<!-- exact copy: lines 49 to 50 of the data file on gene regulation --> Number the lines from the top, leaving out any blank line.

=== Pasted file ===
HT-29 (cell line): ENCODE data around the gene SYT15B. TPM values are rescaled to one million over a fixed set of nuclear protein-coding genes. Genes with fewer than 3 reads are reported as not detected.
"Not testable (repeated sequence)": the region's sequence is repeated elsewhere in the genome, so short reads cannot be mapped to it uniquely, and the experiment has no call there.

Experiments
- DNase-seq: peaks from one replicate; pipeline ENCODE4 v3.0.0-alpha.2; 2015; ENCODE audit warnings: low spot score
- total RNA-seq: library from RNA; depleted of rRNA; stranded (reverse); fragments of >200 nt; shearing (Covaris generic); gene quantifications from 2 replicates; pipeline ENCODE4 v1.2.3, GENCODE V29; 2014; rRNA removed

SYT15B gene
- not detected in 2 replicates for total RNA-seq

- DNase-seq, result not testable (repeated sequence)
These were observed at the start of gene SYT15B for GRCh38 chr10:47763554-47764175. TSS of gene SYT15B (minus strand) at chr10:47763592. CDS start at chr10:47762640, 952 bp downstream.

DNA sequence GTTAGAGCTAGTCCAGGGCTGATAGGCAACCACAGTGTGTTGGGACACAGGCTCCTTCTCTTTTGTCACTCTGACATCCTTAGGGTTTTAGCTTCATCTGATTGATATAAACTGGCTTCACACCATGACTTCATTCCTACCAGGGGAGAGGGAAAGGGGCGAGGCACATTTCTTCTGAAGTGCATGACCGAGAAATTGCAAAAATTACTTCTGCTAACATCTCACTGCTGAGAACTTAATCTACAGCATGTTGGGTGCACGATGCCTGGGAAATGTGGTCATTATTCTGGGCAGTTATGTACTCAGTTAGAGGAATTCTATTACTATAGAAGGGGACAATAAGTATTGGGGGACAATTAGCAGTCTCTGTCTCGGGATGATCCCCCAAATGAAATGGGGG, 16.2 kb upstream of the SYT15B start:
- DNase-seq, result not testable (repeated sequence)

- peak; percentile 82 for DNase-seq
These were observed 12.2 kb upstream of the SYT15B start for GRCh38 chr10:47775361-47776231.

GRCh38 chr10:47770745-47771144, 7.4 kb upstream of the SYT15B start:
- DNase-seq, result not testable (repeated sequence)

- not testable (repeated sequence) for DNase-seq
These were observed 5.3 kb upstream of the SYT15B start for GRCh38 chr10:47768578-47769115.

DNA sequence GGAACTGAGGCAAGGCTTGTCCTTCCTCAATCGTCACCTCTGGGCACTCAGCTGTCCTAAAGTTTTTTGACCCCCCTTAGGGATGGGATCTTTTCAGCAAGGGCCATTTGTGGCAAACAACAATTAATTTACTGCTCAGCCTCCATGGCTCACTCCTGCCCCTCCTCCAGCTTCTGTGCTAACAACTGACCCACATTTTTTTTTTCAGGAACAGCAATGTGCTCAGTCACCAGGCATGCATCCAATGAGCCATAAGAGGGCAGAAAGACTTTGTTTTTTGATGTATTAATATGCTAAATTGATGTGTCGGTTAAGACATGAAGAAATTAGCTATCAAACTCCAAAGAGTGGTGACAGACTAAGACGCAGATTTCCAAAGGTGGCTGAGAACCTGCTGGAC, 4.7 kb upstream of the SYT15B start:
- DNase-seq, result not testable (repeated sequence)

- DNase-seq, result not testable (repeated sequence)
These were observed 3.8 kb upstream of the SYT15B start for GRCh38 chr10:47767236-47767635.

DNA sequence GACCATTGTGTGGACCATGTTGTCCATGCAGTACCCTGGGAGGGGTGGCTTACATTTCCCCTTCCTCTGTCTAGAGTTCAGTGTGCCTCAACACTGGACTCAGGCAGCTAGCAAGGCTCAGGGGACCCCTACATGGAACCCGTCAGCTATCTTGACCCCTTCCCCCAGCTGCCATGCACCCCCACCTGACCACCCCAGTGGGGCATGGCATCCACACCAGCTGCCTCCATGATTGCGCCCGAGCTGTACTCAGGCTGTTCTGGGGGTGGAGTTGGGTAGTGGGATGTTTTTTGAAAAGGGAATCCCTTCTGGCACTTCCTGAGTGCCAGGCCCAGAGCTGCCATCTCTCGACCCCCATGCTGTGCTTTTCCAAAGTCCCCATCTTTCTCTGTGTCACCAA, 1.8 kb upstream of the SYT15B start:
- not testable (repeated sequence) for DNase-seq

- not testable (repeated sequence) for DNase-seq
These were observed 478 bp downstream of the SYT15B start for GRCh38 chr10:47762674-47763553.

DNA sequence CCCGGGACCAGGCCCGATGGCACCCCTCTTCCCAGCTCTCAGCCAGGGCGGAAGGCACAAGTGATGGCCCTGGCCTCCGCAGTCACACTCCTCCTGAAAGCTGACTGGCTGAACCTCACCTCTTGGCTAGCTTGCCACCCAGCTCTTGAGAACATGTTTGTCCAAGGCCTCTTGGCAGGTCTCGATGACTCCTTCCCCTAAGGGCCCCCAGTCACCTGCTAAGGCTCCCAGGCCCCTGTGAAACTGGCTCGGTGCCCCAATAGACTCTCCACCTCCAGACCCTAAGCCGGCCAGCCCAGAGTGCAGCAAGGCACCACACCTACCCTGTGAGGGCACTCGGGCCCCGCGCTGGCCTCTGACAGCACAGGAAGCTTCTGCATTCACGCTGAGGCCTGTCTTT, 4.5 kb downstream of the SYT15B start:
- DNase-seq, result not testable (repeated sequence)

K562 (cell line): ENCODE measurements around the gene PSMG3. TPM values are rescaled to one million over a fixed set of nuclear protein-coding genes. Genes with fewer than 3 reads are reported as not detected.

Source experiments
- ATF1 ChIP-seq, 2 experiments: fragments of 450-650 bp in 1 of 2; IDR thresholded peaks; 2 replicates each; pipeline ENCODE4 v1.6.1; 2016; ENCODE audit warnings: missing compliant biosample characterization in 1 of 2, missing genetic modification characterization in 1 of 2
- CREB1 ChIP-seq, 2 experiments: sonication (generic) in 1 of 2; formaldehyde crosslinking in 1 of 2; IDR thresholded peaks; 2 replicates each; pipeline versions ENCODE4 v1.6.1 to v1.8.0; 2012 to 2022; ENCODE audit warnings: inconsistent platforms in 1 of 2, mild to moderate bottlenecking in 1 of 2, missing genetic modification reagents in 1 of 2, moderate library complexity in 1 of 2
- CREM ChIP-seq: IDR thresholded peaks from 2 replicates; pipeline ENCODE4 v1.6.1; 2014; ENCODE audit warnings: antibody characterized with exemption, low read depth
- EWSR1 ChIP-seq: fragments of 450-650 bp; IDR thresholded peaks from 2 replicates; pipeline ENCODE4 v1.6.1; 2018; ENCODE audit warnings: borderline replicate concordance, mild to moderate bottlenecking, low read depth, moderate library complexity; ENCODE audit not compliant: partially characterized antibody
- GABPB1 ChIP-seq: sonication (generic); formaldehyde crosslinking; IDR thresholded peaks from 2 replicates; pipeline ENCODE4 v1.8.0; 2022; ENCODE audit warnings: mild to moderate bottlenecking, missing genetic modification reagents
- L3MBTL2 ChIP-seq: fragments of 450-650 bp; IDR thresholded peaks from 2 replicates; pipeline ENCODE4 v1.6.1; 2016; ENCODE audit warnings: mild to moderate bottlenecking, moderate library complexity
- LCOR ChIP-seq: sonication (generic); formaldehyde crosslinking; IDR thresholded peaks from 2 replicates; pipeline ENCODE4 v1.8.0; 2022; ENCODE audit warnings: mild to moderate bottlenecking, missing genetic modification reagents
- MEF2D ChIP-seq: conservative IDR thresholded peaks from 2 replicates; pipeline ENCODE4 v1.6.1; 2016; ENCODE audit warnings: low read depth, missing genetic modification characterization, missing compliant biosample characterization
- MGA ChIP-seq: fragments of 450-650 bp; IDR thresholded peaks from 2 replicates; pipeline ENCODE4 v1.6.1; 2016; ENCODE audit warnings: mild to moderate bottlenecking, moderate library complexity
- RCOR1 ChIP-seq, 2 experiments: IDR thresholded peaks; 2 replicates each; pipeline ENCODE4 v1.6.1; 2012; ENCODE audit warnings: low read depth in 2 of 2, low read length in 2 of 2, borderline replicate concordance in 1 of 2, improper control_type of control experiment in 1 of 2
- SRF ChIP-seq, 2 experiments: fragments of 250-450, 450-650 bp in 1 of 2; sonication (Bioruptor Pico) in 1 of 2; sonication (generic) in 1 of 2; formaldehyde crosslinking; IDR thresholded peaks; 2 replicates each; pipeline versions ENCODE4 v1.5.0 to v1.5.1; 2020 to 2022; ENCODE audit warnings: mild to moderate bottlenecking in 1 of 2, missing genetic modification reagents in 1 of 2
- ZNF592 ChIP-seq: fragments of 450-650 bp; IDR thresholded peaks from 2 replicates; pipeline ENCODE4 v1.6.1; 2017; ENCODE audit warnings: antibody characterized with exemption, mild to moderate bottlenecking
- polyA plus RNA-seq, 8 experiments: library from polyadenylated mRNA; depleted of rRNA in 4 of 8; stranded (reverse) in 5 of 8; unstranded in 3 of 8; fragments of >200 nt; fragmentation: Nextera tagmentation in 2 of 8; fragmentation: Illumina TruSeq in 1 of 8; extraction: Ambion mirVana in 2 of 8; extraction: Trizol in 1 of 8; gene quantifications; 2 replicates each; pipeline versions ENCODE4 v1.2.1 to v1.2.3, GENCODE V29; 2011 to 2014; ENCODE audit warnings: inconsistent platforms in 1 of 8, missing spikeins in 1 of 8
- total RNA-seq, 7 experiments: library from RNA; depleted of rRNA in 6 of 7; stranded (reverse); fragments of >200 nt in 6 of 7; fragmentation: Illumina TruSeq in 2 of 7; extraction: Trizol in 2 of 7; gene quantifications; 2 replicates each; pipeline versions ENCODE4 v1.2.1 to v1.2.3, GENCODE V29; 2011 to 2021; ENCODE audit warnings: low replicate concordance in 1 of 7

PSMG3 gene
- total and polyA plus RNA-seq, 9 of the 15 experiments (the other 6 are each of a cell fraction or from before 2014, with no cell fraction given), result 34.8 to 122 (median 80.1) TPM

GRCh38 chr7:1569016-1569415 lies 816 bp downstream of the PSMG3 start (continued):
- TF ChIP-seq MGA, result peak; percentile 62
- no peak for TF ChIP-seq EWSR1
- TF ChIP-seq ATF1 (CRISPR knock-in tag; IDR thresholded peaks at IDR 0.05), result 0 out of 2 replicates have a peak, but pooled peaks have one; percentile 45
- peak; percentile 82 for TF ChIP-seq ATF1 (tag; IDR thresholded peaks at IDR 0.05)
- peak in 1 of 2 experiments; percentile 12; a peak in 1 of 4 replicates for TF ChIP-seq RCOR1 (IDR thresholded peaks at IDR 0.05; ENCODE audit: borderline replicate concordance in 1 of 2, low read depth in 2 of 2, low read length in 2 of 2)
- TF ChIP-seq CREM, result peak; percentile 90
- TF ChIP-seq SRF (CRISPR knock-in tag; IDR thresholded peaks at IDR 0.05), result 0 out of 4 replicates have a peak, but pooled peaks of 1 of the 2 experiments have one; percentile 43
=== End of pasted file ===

- TF ChIP-seq ATF1 (CRISPR knock-in tag; IDR thresholded peaks at IDR 0.05), result 0 out of 2 replicates have a peak, but pooled peaks have one; percentile 45
- peak; percentile 82 for TF ChIP-seq ATF1 (tag; IDR thresholded peaks at IDR 0.05)